Perhaps the most significant application of mobile tech­nology to the way we learn now and into the future comes from its potential to alter the learner’s place in the tradi­tional top-down learning ecology. While we are already seeing the rise of bring your own device (BYOD) training events, reflecting the relative sophistication of learners’ personal mobile technology over that commonly supplied by their employers, the potential for disruption goes a step further.

The data capture and sharing capacities of the smart­phone, combined with radical new learning technology standards like xAPI (see inset box), have the potential to rewrite the circuitry of learning, putting the learner truly in the driver’s seat. The technology in our hands today does not just offer us new ways to request the information we need, it empowers us to discover, capture and share our own learning experiences—to decide for ourselves both what we need to know and how we wish to find it out.

For example, imagine a learner on the way to a meeting who needs to refresh their knowledge of e-mail marketing. Pulling out his or her tablet or smartphone, they log on to the corporate LMS to find an e-learning course that’s five years old—out of date and practically useless. With a smartphone and xAPI, they can find their own learning resources.

A quick Google search gives them instant access resourc­es from industry experts, detailing the most up-to-date e-mail marketing methods—insider tips and hints honed by real testing and experience. Within a matter of minutes, the gaps in the learner’s knowledge are filled.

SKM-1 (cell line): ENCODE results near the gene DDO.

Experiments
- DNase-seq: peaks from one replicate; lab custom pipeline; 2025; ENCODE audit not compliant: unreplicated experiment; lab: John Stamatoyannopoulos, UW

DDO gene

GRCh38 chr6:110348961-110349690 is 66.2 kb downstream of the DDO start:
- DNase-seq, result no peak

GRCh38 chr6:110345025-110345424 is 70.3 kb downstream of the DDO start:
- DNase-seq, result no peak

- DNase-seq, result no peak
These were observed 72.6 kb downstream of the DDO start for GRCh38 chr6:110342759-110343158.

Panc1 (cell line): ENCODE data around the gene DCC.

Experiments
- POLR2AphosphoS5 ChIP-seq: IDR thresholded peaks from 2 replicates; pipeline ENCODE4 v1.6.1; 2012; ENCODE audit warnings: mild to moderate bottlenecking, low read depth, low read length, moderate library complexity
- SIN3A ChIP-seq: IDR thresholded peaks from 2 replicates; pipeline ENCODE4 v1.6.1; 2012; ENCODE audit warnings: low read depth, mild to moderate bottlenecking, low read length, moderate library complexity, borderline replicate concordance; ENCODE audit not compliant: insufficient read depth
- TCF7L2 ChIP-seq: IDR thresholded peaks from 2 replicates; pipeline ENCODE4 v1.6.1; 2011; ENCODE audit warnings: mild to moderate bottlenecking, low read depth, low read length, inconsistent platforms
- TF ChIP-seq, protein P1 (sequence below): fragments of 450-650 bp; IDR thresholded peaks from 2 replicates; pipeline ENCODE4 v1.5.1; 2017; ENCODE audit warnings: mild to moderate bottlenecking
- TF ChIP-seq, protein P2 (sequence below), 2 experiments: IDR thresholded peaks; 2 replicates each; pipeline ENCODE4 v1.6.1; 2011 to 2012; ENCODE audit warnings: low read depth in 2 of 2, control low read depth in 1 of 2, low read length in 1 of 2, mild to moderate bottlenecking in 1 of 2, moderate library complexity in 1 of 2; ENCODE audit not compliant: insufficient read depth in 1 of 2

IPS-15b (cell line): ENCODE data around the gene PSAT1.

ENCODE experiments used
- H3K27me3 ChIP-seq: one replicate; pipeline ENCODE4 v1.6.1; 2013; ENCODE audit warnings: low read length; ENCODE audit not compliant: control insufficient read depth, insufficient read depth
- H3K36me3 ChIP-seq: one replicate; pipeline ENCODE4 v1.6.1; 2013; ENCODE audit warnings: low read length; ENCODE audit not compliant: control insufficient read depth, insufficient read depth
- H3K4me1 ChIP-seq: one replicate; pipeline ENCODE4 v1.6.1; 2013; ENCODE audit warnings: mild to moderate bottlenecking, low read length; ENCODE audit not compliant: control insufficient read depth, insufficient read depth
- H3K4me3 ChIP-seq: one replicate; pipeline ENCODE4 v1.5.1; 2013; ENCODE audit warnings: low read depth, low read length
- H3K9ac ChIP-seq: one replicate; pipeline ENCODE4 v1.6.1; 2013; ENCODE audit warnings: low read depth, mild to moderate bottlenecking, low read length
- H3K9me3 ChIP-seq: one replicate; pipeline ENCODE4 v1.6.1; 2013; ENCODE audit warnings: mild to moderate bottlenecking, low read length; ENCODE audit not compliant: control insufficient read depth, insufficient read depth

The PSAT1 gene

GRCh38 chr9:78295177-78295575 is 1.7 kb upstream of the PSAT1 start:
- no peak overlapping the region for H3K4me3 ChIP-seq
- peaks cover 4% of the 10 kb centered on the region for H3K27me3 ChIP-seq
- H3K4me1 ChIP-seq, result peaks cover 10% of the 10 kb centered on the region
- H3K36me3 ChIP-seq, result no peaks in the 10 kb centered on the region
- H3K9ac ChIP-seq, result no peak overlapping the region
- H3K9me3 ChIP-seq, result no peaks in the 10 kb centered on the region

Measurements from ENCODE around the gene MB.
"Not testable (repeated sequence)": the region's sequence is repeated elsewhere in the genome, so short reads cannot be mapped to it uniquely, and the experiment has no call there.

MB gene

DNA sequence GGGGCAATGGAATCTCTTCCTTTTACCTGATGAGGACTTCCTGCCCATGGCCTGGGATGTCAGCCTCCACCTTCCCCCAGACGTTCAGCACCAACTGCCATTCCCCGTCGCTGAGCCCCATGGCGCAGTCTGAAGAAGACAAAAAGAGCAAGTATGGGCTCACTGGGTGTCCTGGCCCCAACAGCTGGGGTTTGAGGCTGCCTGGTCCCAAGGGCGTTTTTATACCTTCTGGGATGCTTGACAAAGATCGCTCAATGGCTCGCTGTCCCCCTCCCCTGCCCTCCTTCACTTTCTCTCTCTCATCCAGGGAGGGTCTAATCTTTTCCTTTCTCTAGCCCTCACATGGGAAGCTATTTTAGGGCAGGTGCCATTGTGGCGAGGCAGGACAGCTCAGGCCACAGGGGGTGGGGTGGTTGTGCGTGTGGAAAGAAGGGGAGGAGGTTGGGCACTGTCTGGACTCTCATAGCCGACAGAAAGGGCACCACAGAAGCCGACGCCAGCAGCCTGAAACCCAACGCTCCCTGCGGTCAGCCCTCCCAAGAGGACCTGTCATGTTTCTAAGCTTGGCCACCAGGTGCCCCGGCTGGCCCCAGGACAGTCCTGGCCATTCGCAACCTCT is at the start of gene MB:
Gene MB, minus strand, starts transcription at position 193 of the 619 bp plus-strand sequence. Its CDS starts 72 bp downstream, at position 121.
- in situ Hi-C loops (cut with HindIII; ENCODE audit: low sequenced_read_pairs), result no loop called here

But, before closing their browser and putting their new learning into practice, they click a button in the browser toolbar. Experience application programming interface powers this new “bookmarklet” browser button, which is already hooked up to the company LMS or learning system. So as the button is clicked, a new learning experience is recorded and saved.

The meeting goes well, and the client says something about the way they’re using the product, which stops our learner in their tracks. The learner asks them to repeat it; but this time they have their phone ready, and they film the client saying it. The learner uploads the video to the LMS and shares it with his enterprise PLN, and the whole team understands this new, previously unheard of insight even before returning to the office. They have a whole new perspective on their work, which in a pre-mobile learning world would have been impossible to capture and harness in a meaningful way.

This scenario isn’t fiction. Next-generation learning sys­tems are already supplying this kind of functionality, allow­ing learners to generate and share their own learning re­sources. The technology we all carry around in our pockets changes not only the way our learners learn, but empowers them to take control of their learning and become creators, consumers and curators of the best learning content to support and optimize workplace performance.

Rob Keery is community manager with next-generation learning experts Brightwave.

This article is reposted from the November 2014 issue of Workforce Solutions Review, published by the International Association for Human Resource Information Management.